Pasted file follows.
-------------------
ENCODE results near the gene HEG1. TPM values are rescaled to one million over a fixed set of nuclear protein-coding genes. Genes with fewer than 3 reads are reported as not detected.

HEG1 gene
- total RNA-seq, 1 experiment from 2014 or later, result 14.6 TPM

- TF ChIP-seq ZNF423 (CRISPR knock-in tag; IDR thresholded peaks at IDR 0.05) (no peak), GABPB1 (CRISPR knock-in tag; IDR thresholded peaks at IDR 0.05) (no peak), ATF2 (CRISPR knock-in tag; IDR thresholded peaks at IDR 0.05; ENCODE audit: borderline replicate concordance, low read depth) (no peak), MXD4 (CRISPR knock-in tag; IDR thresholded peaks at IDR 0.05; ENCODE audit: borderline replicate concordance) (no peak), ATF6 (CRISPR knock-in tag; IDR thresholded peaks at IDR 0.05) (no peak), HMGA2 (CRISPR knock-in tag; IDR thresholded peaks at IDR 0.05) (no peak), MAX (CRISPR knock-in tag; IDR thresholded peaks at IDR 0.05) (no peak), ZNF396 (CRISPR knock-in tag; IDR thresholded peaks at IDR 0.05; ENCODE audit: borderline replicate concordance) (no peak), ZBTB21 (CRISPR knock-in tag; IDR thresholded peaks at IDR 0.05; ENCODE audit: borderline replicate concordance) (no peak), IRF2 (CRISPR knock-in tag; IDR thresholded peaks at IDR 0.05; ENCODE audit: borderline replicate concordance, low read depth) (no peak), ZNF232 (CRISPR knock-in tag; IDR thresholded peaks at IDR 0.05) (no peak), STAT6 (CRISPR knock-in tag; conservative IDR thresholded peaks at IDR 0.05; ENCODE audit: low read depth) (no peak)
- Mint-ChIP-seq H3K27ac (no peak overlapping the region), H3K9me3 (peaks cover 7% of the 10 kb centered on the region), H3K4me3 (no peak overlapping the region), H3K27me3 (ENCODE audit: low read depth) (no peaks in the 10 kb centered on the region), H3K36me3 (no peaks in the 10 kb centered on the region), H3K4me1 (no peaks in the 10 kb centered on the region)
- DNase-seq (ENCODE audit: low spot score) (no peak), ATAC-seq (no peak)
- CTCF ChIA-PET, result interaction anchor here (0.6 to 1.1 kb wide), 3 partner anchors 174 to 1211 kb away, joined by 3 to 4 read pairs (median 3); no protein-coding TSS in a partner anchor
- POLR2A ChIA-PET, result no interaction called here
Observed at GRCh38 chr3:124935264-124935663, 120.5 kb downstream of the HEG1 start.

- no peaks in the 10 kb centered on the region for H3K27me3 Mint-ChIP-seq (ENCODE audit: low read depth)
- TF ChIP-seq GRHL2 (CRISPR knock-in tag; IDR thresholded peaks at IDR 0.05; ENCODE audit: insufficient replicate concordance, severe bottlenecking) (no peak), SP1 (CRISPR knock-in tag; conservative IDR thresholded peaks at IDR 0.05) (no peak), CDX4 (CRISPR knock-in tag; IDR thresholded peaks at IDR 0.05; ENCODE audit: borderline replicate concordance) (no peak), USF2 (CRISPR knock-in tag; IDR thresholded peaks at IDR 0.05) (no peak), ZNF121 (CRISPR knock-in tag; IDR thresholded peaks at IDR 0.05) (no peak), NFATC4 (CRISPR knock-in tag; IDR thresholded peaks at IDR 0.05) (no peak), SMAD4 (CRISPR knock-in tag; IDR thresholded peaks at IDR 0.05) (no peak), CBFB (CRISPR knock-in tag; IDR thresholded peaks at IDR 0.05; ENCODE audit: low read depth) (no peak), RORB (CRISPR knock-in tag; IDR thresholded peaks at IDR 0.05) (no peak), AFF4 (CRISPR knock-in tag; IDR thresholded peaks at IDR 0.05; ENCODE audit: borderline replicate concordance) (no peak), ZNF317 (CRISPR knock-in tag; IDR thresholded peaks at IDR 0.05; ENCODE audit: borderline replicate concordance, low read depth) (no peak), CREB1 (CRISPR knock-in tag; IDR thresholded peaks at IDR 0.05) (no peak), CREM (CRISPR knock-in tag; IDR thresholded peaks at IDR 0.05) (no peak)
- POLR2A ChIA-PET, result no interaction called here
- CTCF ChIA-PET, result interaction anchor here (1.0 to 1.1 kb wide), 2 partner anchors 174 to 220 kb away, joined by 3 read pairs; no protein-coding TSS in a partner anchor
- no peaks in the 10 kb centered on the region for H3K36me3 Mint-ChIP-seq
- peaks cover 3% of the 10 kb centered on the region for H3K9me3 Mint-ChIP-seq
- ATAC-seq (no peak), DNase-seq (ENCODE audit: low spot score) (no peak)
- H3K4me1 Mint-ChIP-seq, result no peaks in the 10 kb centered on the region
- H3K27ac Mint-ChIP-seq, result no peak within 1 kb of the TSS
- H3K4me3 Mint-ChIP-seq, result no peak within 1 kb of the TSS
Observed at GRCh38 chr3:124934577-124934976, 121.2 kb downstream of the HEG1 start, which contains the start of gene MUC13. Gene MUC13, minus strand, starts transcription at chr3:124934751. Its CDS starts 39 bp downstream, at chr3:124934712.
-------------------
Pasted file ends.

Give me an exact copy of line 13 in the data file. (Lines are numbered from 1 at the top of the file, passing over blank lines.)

- CTCF ChIA-PET, result interaction anchor here (1.0 to 1.1 kb wide), 2 partner anchors 174 to 220 kb away, joined by 3 read pairs; no protein-coding TSS in a partner anchor